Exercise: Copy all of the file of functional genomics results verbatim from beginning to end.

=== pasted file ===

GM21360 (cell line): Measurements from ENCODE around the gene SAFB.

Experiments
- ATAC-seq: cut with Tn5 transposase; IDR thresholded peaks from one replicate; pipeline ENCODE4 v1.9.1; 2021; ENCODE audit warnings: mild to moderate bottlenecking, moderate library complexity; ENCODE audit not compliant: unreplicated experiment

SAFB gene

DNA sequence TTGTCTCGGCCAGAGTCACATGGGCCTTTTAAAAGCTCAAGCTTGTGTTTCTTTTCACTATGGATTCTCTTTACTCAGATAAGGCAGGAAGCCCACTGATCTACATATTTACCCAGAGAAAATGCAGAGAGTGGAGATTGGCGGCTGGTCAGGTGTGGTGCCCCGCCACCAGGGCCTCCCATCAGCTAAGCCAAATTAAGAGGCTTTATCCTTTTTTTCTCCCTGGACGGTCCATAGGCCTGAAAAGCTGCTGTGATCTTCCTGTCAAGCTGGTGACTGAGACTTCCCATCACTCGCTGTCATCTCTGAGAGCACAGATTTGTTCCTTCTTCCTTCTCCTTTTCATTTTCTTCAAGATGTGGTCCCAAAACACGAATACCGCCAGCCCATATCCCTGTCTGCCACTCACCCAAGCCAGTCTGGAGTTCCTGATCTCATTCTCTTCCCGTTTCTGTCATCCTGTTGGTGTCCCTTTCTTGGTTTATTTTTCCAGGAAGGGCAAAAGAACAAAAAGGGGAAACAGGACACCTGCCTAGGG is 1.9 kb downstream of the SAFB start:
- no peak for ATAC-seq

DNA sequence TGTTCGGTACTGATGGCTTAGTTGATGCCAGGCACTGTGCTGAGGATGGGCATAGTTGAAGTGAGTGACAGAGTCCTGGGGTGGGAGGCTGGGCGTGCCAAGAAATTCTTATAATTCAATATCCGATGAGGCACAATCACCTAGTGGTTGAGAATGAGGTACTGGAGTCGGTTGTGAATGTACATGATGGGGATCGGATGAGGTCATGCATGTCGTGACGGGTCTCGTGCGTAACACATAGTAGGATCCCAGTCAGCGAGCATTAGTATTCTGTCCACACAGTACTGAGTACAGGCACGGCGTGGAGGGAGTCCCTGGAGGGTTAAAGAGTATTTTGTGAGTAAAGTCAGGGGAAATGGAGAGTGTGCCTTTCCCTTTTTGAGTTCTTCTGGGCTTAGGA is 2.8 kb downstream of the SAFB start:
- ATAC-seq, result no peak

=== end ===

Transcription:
GM21360 (cell line): Measurements from ENCODE around the gene SAFB.

Experiments
- ATAC-seq: cut with Tn5 transposase; IDR thresholded peaks from one replicate; pipeline ENCODE4 v1.9.1; 2021; ENCODE audit warnings: mild to moderate bottlenecking, moderate library complexity; ENCODE audit not compliant: unreplicated experiment

SAFB gene

DNA sequence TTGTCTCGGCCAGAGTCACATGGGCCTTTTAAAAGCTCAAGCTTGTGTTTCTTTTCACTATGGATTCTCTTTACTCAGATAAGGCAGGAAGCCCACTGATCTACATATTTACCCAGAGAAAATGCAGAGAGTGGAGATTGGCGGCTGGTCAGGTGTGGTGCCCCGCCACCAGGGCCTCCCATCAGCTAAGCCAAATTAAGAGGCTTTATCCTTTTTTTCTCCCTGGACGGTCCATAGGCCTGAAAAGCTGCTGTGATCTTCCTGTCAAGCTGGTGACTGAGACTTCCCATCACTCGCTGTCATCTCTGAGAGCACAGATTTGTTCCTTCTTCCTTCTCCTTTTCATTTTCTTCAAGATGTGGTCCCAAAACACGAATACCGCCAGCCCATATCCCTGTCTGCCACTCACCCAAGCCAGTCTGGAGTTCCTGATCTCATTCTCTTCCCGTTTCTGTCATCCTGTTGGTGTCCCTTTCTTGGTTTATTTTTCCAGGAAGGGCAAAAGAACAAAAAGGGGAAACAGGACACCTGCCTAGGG is 1.9 kb downstream of the SAFB start:
- no peak for ATAC-seq

DNA sequence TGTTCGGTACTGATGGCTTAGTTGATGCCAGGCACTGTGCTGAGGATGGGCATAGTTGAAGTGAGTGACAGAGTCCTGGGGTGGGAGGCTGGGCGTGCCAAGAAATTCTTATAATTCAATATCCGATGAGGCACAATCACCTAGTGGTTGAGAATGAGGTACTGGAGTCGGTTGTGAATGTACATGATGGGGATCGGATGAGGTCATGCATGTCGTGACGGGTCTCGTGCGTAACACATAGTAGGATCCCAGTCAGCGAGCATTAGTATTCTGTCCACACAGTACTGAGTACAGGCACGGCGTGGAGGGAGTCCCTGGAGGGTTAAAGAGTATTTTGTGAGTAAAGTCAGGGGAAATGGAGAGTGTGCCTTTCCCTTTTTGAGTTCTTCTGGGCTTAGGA is 2.8 kb downstream of the SAFB start:
- ATAC-seq, result no peak